SF promote the interest of working class people, across the island, whether in Donaghadee or Dalkey. SF is not a "working class" party - is it a party for all - but it is a party that looks out for those struggling to make ends meet.
 

Con Gallagher

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May 25, 2010
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2,413
SF promote the interest of working class people, across the island, whether in Donaghadee or Dalkey. SF is not a "working class" party - is it a party for all - but it is a party that looks out for those struggling to make ends meet.
See! Another catch all party.
 

cabledude

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Jan 23, 2011
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6,362
No.

FF - The bankers and developers party.
Labour - The public/civil servants party.
FG - The farmers party
SF - The 'all things to all men/women' but economically illiterate party.
Greens - Who?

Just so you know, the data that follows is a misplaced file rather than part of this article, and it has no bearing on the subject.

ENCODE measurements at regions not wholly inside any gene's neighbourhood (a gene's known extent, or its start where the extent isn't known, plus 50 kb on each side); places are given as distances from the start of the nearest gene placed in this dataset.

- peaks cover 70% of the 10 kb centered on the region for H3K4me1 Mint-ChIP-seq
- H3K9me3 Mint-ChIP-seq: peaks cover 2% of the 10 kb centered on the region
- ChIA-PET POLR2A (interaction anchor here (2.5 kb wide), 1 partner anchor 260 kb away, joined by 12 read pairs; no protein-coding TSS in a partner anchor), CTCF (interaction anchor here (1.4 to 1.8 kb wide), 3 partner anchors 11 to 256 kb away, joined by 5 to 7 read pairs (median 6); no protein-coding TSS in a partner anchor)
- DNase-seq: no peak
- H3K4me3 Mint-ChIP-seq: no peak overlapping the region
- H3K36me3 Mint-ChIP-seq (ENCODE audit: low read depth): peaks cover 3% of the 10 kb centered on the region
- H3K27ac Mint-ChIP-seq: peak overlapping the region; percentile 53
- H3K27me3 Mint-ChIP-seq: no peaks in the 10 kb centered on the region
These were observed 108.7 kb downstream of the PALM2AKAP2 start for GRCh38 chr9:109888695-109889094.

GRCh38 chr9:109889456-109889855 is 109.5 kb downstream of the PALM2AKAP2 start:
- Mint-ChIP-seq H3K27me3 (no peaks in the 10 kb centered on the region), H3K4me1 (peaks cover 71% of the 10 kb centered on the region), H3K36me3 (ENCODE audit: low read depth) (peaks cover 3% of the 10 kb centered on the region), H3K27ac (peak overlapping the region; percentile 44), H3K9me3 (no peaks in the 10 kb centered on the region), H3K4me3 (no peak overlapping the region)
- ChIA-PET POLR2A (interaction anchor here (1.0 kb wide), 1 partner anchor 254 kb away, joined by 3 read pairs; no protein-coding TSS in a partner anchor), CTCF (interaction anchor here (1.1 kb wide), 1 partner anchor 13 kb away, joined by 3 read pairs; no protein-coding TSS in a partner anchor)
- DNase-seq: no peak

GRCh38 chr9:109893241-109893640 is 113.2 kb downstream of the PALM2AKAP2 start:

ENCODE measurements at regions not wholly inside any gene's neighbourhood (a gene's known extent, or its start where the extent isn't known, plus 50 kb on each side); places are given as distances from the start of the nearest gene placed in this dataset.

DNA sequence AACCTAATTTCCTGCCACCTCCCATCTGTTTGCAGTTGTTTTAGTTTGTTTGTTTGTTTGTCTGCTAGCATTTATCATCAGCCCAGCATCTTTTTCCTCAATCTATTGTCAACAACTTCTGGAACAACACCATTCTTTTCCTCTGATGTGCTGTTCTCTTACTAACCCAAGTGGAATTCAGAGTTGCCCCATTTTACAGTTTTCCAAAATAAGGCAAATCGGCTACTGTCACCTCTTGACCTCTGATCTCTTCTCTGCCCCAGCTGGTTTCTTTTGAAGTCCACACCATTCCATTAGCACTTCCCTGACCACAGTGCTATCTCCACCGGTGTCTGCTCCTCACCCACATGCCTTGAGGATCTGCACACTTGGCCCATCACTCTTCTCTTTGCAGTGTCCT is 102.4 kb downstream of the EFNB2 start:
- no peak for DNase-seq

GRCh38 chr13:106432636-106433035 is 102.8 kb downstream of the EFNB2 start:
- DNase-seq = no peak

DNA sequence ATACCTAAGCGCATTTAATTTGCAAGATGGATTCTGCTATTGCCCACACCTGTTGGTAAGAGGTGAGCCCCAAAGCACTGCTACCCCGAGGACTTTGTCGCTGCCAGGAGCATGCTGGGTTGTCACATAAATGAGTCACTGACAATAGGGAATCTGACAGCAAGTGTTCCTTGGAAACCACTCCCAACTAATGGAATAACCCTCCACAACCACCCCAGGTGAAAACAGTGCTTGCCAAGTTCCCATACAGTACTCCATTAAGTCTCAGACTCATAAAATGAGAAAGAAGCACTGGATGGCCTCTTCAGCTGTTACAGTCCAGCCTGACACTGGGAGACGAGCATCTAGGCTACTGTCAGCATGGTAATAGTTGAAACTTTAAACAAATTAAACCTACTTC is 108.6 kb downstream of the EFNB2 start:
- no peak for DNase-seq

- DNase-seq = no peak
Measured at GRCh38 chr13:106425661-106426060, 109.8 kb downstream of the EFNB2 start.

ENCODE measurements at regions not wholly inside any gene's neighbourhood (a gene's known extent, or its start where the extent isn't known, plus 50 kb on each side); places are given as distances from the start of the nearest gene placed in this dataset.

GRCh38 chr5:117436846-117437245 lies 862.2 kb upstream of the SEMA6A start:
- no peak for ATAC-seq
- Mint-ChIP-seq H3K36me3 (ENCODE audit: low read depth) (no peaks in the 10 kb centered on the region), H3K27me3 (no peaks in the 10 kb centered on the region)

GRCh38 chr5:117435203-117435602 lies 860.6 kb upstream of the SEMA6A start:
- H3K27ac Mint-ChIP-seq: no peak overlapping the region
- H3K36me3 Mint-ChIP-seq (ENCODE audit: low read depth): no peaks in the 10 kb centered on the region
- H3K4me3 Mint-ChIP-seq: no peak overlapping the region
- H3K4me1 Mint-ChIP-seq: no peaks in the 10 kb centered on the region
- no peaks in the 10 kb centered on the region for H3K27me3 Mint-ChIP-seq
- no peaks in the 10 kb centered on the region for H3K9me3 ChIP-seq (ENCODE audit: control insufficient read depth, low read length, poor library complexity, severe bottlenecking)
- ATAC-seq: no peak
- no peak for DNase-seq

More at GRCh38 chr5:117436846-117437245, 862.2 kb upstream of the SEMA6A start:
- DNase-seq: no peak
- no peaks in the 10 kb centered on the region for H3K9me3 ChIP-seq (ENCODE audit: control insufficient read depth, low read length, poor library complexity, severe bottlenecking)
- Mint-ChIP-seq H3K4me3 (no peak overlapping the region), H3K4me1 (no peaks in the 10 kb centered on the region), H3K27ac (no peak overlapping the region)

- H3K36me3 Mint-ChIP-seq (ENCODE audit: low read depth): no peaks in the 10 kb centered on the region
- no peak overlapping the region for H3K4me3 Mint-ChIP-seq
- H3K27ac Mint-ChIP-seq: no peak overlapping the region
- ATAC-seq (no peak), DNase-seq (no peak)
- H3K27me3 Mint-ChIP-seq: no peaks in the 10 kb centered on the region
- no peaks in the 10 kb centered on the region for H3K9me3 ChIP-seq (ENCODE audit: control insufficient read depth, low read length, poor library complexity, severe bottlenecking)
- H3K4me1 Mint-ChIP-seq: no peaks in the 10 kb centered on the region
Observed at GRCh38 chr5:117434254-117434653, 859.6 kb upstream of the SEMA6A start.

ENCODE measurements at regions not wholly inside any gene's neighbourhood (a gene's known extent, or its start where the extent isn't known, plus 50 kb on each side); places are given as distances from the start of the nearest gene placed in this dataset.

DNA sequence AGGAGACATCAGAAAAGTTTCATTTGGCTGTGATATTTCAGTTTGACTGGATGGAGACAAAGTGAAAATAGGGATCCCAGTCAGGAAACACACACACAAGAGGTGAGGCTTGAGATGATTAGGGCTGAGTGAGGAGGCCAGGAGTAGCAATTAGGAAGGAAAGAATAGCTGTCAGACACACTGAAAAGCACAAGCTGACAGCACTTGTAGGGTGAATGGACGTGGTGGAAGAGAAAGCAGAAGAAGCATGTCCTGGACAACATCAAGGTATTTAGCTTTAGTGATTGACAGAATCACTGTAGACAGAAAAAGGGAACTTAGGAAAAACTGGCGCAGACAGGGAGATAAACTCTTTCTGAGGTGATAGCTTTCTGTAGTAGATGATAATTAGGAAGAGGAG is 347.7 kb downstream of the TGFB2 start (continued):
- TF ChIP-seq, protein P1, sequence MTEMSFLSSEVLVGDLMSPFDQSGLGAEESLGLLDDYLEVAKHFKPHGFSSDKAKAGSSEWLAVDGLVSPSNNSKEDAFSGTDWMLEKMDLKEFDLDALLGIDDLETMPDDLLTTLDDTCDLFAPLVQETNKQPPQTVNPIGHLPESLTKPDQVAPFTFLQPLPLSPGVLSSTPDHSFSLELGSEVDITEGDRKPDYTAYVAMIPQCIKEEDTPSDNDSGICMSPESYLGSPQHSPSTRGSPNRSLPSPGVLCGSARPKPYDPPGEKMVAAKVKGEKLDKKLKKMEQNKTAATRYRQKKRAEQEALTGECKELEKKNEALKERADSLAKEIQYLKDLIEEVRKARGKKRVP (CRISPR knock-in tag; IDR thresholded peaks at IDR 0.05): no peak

Working middle classes. Na they don't have a party. Yet. But maybe soon?
 
S

simeongrimes

If you work in a low-paying private sector job you might as well not exist as far as parties are concerned. Lose your job and you become Sinn Fein's/ULA/WP target market. Move to the public sector and Labour will start to care about you. Get promoted enough and FG might take an interest.

Decide to pack it all in and borrow the money to build a shopping centre in The Burren, then Fianna Fail will have you in their tent.

Private sector workers are a class without a party and it is the biggest gap in the political system.
 

ShoutingIsLeadership

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Jan 17, 2011
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50,459
I am relatively well paid but have a lot of mortgage debt.

I work.

For the last couple of years I have struggled to exist.

What class does that make me?

Many people understand working class to mean people without jobs.
 

cabledude

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Jan 23, 2011
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6,362